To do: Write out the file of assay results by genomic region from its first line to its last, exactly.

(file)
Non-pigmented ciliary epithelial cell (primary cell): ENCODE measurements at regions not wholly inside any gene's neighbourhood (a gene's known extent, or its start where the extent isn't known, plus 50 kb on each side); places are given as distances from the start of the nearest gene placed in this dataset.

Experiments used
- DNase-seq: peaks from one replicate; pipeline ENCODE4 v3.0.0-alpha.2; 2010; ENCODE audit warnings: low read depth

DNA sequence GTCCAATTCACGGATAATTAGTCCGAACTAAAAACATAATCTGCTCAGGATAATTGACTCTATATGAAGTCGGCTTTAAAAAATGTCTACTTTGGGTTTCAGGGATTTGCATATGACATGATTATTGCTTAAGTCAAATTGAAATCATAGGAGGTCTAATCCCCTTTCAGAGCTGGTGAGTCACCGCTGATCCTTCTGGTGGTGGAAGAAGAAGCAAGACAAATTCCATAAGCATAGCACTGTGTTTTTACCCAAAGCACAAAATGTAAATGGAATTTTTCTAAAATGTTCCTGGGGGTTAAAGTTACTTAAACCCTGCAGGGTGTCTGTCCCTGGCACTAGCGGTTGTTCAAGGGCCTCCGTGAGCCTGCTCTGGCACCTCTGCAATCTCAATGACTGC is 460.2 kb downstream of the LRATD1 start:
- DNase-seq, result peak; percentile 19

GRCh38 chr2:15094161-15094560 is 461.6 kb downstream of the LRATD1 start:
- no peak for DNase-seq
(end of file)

Non-pigmented ciliary epithelial cell (primary cell): ENCODE measurements at regions not wholly inside any gene's neighbourhood (a gene's known extent, or its start where the extent isn't known, plus 50 kb on each side); places are given as distances from the start of the nearest gene placed in this dataset.

Experiments used
- DNase-seq: peaks from one replicate; pipeline ENCODE4 v3.0.0-alpha.2; 2010; ENCODE audit warnings: low read depth

DNA sequence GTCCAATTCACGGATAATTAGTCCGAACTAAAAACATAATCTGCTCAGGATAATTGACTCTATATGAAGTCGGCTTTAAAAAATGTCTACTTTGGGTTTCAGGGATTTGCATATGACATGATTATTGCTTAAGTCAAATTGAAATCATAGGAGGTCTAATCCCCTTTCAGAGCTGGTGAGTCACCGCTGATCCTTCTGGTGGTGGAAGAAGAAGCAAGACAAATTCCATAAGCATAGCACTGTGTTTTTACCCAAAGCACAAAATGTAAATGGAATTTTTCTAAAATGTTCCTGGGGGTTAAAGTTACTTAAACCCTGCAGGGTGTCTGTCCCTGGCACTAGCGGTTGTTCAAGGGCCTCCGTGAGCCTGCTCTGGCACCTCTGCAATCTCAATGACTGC is 460.2 kb downstream of the LRATD1 start:
- DNase-seq, result peak; percentile 19

GRCh38 chr2:15094161-15094560 is 461.6 kb downstream of the LRATD1 start:
- no peak for DNase-seq